Today, we begin a series about the 10-year anniversary of the Iraq War. KPCC's Josie Huang takes a look back at the first year of the conflict through the eyes of a couple of Southern California veterans and at what life, post-Iraq, is like for them.
At dawn in Iraq, on March 20, 2003, the first U.S. bombs fell over Baghdad. While the rest of the world watched "shock and awe" on TV, Oscar Barretto, Jr. of Simi Valley was positioned within earshot. Barretto, then a 25-year-old Army specialist, was part of the first wave of troops deployed to invade Iraq.
His unit arrived in Baghdad the month before, joining a convoy that spanned the length of several football fields and traveled at night to escape enemy scrutiny, though sandstorms were unavoidable.
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Barretto was specially trained in chemical warfare — detection, decontamination — and it was his job to teach other soldiers and Iraqi civilians how to protect themselves. He was proud to serve his country — the country’s leaders, he said, were going off the information that they had at the time — but the timing couldn’t have been worse.
His second child — a boy — was scheduled to be born any day. Barretto's only consolation was that he would see him when his tour was over.
“That gave me the boost to last through the whole war,” Barretto said.
So close, yet so far away
Ten years later, Operation Iraqi Freedom feels both distant and fresh, say some of the soldiers who were first to arrive for the ground invasion. The intervening years have added perspective.
The eight-year conflict would claim the lives of close to 4,500 troops and more than 100,000 civilians by its official end on Dec. 15, 2011. It would shake up the geopolitical landscape of the Middle East and pit Americans who believed in the mission against those who felt they had been misled.
A little more than half of the country would come to believe that the Iraq War was a mistake, polls show today. But even during that first year in Iraq, some troops began to harbor doubts, said Hollywood resident and former Army reservist Bobby Yen, who was called up in 2003.
“In the beginning everybody was hard-charging and motivated, and they thought we'll find the weapons of mass destruction," Yen said.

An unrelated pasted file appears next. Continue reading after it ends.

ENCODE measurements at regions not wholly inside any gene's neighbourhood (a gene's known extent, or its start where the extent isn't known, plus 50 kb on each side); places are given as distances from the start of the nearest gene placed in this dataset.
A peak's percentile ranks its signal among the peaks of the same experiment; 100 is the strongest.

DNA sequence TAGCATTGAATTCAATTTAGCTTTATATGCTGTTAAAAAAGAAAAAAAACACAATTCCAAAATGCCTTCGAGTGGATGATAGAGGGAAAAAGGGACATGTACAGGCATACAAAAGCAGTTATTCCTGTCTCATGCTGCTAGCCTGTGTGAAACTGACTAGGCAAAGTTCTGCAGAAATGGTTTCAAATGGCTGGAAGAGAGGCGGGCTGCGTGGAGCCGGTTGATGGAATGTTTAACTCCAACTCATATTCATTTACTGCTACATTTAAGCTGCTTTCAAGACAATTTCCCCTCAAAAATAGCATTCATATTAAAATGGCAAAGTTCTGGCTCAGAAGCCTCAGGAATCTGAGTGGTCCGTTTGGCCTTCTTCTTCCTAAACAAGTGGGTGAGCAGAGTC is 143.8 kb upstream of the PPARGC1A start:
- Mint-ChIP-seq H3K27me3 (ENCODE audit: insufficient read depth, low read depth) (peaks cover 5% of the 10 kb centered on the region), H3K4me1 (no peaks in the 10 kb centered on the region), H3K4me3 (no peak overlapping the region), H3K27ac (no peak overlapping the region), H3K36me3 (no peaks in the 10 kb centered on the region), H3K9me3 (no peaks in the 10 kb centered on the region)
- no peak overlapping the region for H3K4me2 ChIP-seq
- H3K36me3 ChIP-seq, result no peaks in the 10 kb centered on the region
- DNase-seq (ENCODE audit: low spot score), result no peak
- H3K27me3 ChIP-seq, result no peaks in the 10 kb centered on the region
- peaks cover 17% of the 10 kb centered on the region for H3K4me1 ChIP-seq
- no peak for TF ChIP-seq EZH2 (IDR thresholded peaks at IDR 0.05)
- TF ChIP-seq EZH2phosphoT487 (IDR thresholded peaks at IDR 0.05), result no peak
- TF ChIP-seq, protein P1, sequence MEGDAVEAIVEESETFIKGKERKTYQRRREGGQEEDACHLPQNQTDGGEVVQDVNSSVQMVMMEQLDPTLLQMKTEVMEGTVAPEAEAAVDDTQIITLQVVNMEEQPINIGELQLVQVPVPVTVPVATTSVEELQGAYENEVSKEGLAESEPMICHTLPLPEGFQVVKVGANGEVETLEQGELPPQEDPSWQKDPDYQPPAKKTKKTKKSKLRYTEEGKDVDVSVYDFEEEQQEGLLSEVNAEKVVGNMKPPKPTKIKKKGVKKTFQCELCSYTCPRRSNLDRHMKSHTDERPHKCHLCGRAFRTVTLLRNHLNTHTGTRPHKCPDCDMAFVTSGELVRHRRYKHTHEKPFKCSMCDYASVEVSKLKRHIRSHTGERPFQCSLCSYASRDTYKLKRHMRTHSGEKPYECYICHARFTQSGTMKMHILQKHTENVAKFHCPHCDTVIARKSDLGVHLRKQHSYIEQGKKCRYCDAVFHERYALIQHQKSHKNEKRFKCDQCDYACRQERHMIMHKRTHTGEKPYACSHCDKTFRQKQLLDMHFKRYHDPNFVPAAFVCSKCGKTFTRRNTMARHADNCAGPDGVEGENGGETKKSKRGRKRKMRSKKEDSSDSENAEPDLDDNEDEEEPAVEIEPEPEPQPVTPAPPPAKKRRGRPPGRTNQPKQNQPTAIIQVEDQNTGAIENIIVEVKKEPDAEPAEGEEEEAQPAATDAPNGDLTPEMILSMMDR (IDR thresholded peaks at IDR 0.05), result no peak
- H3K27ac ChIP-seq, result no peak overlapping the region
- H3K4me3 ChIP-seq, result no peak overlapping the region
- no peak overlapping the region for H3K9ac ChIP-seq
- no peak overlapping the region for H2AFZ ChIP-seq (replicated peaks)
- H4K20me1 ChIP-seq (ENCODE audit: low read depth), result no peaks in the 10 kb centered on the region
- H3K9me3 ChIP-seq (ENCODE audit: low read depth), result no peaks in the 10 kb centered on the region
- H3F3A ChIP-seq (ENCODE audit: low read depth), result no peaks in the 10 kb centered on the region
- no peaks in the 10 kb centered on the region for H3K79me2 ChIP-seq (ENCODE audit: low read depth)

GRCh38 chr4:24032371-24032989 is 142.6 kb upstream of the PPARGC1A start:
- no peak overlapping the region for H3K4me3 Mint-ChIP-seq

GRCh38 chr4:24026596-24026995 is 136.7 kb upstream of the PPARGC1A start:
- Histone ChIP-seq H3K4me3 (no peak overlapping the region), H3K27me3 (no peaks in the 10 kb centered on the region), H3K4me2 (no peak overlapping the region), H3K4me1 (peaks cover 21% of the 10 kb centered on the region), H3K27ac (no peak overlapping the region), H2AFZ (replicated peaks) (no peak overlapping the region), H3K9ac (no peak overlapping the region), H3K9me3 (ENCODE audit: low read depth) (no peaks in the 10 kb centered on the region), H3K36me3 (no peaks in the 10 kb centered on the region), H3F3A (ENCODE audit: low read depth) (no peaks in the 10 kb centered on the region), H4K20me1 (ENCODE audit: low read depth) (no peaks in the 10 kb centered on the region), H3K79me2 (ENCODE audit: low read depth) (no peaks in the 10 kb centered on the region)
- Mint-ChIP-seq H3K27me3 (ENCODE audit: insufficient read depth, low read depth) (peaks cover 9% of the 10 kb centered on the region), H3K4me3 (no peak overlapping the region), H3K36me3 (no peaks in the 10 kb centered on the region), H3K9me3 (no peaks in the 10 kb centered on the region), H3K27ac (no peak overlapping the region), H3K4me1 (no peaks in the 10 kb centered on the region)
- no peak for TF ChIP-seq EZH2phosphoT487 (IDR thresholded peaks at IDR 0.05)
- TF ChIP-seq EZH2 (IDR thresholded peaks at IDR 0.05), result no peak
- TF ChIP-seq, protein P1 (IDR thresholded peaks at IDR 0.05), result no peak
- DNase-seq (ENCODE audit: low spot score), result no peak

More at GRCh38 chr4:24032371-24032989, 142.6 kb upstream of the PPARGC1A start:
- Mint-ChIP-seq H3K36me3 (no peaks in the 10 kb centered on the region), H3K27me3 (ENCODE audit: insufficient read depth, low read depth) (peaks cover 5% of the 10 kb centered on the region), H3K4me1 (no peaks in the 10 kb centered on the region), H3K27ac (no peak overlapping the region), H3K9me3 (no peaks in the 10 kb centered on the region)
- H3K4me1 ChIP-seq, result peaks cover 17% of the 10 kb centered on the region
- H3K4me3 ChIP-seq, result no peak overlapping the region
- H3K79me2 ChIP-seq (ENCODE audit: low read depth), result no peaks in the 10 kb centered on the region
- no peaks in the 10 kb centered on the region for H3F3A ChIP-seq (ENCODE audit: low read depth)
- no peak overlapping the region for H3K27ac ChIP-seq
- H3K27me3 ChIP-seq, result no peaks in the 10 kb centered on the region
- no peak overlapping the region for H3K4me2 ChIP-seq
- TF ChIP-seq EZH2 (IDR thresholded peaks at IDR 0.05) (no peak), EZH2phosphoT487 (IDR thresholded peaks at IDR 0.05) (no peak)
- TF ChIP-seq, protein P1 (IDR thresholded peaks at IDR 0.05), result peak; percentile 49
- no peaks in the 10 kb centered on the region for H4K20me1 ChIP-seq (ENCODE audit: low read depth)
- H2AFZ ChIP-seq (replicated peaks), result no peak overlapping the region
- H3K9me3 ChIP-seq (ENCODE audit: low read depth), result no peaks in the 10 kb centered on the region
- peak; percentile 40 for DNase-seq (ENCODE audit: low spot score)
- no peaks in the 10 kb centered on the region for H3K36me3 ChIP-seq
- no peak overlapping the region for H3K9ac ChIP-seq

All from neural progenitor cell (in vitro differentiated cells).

But as time wore on, Yen said, morale took a hit. Soldiers began to question the basis for going to war in search of WMDs — for example, when they were no longer asked to bring their masks with them on patrols, he said.
Even historic moments, Yen said, did little to boost spirits.
"You know, like, we're allowing them to have their own election, now they're writing their own constitution, now we captured Saddam,” Yen said. “But after a while, like the threat of death, you start getting inured to it all, and you just start thinking about going home."
Battles on the homefront
Upon their return, veterans found a country ill-prepared to deal with their numbers and problems. As of last month, about 600,000 veterans were still waiting for the Department of Veterans Affairs to process their disability claims.
This worries advocacy groups such as the nonprofit Iraq and Afghanistan Veterans of America. IAVA's Jason Hansman said that waits are preventing veterans from getting the care they need for issues such as post-traumatic stress disorder and depression. Left untreated, Hansman said, such issues can raise the risk of suicide.
“The suicide rate is still high — much higher than certainly people that are dying in Afghanistan due to combat,” Hansman said. “In January, the Army alone reported 33 potential suicides among active duty and Reserves."